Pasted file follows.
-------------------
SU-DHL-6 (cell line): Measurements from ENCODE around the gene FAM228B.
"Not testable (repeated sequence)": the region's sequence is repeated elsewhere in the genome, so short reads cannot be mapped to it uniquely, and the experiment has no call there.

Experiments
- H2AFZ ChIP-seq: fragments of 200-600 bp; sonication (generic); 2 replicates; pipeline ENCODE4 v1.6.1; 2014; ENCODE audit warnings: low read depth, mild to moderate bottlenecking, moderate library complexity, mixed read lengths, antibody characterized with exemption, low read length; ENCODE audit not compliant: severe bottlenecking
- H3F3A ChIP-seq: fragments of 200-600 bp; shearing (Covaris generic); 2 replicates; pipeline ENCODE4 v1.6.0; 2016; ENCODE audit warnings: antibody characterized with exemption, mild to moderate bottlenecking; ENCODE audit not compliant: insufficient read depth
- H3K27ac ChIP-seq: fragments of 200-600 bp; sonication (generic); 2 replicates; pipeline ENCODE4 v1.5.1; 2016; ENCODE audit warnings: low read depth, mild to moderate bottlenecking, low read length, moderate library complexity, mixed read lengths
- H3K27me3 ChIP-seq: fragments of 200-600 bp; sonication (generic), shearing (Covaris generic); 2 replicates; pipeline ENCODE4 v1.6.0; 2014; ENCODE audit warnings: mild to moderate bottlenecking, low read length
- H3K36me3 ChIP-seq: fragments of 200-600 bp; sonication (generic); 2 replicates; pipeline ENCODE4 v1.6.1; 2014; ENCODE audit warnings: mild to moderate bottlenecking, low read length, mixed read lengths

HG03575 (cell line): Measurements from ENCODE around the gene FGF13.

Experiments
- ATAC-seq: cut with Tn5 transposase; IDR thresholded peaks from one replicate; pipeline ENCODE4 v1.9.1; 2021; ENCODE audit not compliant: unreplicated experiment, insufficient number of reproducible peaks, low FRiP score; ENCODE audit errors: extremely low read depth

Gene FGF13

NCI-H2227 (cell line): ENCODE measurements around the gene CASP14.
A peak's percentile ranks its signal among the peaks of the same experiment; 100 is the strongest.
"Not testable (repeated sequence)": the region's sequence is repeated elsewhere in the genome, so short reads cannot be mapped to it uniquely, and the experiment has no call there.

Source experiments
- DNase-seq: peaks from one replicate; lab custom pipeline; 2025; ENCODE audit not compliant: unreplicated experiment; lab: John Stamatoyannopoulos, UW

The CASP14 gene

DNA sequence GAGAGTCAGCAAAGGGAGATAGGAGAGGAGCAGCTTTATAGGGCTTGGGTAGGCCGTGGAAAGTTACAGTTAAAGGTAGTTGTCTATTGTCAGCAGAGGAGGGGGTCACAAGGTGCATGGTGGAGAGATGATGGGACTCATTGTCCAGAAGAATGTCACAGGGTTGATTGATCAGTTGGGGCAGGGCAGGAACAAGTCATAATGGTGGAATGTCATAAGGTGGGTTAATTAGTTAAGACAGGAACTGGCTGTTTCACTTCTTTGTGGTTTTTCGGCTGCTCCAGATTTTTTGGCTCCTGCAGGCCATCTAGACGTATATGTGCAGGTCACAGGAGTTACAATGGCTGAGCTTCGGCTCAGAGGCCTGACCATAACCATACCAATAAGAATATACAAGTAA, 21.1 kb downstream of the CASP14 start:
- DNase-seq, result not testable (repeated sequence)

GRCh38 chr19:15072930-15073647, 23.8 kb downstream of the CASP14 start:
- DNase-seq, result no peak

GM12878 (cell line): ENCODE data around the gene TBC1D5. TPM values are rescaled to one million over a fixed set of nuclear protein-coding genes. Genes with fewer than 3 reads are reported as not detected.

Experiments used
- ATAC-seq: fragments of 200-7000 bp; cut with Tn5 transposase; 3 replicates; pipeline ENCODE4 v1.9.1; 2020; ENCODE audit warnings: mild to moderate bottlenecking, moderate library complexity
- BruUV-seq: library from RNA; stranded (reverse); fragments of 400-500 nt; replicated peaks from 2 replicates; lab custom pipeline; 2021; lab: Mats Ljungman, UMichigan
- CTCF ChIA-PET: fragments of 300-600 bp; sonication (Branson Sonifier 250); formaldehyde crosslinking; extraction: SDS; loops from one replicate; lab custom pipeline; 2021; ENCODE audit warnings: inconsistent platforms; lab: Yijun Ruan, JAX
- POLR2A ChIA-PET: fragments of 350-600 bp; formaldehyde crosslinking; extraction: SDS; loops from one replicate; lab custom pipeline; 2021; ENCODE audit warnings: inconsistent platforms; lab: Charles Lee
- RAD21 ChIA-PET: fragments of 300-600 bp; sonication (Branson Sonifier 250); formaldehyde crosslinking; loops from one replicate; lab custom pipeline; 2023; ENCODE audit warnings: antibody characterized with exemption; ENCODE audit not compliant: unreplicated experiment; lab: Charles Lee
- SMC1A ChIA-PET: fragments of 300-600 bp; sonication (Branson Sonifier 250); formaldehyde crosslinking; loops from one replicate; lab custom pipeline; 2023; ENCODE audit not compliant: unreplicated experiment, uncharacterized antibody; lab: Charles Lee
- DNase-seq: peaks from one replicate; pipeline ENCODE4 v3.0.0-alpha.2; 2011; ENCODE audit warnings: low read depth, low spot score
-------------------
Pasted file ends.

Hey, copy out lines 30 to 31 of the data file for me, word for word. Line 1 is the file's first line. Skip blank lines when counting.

- SMC1A ChIA-PET: fragments of 300-600 bp; sonication (Branson Sonifier 250); formaldehyde crosslinking; loops from one replicate; lab custom pipeline; 2023; ENCODE audit not compliant: unreplicated experiment, uncharacterized antibody; lab: Charles Lee
- DNase-seq: peaks from one replicate; pipeline ENCODE4 v3.0.0-alpha.2; 2011; ENCODE audit warnings: low read depth, low spot score